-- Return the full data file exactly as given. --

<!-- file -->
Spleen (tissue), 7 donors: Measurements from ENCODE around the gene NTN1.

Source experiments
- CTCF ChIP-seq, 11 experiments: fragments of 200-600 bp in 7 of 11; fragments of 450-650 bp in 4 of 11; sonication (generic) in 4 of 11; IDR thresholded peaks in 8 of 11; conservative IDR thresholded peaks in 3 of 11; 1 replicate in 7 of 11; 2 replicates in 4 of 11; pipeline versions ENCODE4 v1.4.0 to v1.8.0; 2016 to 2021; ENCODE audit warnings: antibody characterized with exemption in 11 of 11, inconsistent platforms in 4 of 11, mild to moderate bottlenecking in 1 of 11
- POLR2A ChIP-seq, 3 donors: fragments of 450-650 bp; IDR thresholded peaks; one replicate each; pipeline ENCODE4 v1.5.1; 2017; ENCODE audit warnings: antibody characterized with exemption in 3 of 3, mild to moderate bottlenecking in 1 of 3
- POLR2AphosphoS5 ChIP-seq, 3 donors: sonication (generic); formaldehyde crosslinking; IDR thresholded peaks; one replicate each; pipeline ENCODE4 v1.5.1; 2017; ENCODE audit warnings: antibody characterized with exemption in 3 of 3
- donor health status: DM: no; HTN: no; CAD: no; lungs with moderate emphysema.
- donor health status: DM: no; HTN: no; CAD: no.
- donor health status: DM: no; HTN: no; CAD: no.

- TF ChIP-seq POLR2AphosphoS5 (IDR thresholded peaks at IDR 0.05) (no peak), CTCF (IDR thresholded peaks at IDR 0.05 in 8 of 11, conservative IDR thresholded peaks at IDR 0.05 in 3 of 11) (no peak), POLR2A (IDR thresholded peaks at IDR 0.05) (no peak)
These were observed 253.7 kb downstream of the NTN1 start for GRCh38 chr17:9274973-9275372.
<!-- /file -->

Spleen (tissue), 7 donors: Measurements from ENCODE around the gene NTN1.

Source experiments
- CTCF ChIP-seq, 11 experiments: fragments of 200-600 bp in 7 of 11; fragments of 450-650 bp in 4 of 11; sonication (generic) in 4 of 11; IDR thresholded peaks in 8 of 11; conservative IDR thresholded peaks in 3 of 11; 1 replicate in 7 of 11; 2 replicates in 4 of 11; pipeline versions ENCODE4 v1.4.0 to v1.8.0; 2016 to 2021; ENCODE audit warnings: antibody characterized with exemption in 11 of 11, inconsistent platforms in 4 of 11, mild to moderate bottlenecking in 1 of 11
- POLR2A ChIP-seq, 3 donors: fragments of 450-650 bp; IDR thresholded peaks; one replicate each; pipeline ENCODE4 v1.5.1; 2017; ENCODE audit warnings: antibody characterized with exemption in 3 of 3, mild to moderate bottlenecking in 1 of 3
- POLR2AphosphoS5 ChIP-seq, 3 donors: sonication (generic); formaldehyde crosslinking; IDR thresholded peaks; one replicate each; pipeline ENCODE4 v1.5.1; 2017; ENCODE audit warnings: antibody characterized with exemption in 3 of 3
- donor health status: DM: no; HTN: no; CAD: no; lungs with moderate emphysema.
- donor health status: DM: no; HTN: no; CAD: no.
- donor health status: DM: no; HTN: no; CAD: no.

- TF ChIP-seq POLR2AphosphoS5 (IDR thresholded peaks at IDR 0.05) (no peak), CTCF (IDR thresholded peaks at IDR 0.05 in 8 of 11, conservative IDR thresholded peaks at IDR 0.05 in 3 of 11) (no peak), POLR2A (IDR thresholded peaks at IDR 0.05) (no peak)
These were observed 253.7 kb downstream of the NTN1 start for GRCh38 chr17:9274973-9275372.